Gennady Timchenko, the billionaire owner of the Volga Group, is the most successful Russian billionaire of 2016, so far. He also happens to be one of Russian President Vladimir Putin's closest friends, which may or may not have something to do with his recent successes. After all, you know how tight those Russian oligarchs are with one another and how they help each other out.
Timchenko's company grew 30.6% during the first half of this year. That adds up to an additional $2 billion for the company's valuation. The Volga Group, which is an umbrella holding group for Timchenko's interests, has a value of $8.6 billion. Gennady Timchenko has a personal net worth of $9 billion. He is the 10th richest Russian billionaire.
Timchenko was born in 1952 in Leninakan, Armenian Soviet Socialist Republic and grew up in the Ukraine and the German Democratic Republic. In 1976, he graduated from the Leningrad Mechanical Institute (now called the Mechanical Institute of St. Petersburg), and began working as an electrical engineer for a company near St. Petersburg. He was moved to the trade department because he speaks German. He worked as an engineer for the Ministry of Foreign Trade from 1982 to 1988. In 1988, he became Deputy Director of the state-owned oil company Kirshineftekhimexport. Timchenko led teams that set up some of the first export routes for Russian oil products from the USSR to Western companies. As a result, Timchenko became a major player in the Russian oil industry. When the company went private, he became a major shareholder.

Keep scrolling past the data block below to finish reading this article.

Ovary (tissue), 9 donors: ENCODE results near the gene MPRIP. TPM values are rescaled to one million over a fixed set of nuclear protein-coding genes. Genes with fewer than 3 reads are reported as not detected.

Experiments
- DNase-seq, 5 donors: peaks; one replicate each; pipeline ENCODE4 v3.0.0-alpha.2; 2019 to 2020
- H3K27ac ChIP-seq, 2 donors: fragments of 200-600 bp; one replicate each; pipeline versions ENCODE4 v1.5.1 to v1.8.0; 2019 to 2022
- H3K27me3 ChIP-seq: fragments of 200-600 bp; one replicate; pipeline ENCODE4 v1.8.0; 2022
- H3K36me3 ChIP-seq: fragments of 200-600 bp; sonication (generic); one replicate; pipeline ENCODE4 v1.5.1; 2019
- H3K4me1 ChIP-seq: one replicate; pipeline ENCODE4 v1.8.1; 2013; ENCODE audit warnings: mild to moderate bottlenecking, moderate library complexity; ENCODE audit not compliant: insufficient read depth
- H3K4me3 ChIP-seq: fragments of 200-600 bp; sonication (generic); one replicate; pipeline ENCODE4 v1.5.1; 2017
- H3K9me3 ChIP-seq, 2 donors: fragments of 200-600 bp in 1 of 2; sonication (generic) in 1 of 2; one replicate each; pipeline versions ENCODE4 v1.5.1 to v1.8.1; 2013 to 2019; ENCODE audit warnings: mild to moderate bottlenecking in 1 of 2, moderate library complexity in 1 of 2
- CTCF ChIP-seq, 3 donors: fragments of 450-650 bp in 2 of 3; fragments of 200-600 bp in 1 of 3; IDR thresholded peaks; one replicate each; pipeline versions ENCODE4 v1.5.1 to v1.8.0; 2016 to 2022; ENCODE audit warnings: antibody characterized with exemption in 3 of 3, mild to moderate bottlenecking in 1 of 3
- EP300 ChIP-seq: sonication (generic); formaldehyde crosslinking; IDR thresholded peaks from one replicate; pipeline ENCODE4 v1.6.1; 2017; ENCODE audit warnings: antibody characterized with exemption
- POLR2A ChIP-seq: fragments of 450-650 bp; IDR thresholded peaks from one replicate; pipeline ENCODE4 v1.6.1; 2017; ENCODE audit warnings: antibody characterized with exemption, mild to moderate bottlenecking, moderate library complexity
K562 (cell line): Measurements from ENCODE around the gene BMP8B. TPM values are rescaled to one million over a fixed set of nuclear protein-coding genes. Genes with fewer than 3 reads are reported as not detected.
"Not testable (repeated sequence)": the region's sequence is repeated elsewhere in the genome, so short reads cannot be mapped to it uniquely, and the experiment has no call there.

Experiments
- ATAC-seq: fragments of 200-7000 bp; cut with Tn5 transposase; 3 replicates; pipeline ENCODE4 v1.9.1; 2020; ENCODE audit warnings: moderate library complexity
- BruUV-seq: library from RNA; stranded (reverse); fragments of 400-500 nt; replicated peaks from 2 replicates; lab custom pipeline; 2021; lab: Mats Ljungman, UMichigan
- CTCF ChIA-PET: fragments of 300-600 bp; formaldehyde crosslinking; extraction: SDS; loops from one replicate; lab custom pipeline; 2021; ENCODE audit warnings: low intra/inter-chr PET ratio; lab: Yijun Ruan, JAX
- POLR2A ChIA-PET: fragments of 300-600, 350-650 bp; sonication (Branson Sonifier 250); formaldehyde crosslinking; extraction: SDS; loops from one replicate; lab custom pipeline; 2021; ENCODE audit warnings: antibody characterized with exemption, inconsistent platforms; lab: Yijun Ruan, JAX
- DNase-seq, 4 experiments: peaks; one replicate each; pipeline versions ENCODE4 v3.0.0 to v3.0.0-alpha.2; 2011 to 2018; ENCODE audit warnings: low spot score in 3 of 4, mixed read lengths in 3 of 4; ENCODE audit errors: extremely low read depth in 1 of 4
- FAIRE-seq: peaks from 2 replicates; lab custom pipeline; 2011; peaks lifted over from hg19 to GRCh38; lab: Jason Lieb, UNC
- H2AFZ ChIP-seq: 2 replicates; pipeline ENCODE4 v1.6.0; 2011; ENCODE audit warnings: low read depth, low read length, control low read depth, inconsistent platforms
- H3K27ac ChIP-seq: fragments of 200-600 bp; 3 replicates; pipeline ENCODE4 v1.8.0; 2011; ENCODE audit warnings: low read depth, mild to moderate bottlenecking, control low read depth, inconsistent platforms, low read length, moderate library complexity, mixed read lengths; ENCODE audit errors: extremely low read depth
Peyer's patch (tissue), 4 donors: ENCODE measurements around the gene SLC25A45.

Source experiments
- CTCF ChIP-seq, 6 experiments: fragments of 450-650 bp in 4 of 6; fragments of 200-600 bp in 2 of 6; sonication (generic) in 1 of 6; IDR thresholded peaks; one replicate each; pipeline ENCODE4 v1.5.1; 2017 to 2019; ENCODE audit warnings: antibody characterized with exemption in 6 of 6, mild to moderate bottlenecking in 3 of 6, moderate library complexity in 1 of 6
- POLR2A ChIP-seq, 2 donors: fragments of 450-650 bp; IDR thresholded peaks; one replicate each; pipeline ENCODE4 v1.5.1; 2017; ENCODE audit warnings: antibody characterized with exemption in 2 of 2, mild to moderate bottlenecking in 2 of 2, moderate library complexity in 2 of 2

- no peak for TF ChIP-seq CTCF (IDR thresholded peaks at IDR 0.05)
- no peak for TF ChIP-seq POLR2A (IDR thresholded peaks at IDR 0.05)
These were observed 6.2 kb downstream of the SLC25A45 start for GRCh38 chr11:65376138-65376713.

In 1991, Timchenko left Russia. He renounced his citizenship in 1999 and became a citizen of Finland, allegedly because this made it easier for him to travel on a Finnish passport rather than a Russian one. He worked for a Finnish oil company importing Russian oil to Europe.
In 1997, Timchenko co-founded Guvnor, a global commodity trading firm, with Swedish businessman Torbjörn Törnqvist.
In 2007, Timchenko set up the Volga Group, a private investment fund with interests in the energy, transport, infrastructure, financial services, and consumer sectors.
In March 2014, Timchenko was added to the Specially Designated Nationals List by the U.S. Treasury. This is a list of individuals deemed to be members of the Russian inner circle. He is banned from entering the U.S. The sanctions also froze any assets he had in the U.S. Luckily, the day before the sanctions came down, he sold his interest in Guvnor to Törnqvist.
After the sanctions, Timchenko moved back to Moscow. His wife and children reside in Switzerland. After all, if you're going to be accused of being a part of the Russian inner circle, you may as well live close to it.
Currently, Timchenko co-owns or holds major stakes in multiple companies, including Sibur Holding– a petrochemical company of which he owns 37.5%, and the Russian Sea Group – a fish retailer. The majority of his holdings are managed under the umbrella of his Volga Resources Group. He also owns the engineering firm Stroytransgaz and the railway company Transoil, which specializes in transporting oil products.
Volga Group owes its tremendous recent growth to the explosion (pun intended) of Novatek, Russia's largest independent natural gas producer.
It goes without saying that it pays to be a friend of Putin's when you're a Russian billionaire.